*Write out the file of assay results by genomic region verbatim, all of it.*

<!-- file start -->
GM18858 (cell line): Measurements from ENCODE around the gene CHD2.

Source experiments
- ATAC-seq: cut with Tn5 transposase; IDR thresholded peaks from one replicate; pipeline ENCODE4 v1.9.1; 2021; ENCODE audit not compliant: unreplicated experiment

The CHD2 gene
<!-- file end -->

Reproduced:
GM18858 (cell line): Measurements from ENCODE around the gene CHD2.

Source experiments
- ATAC-seq: cut with Tn5 transposase; IDR thresholded peaks from one replicate; pipeline ENCODE4 v1.9.1; 2021; ENCODE audit not compliant: unreplicated experiment

The CHD2 gene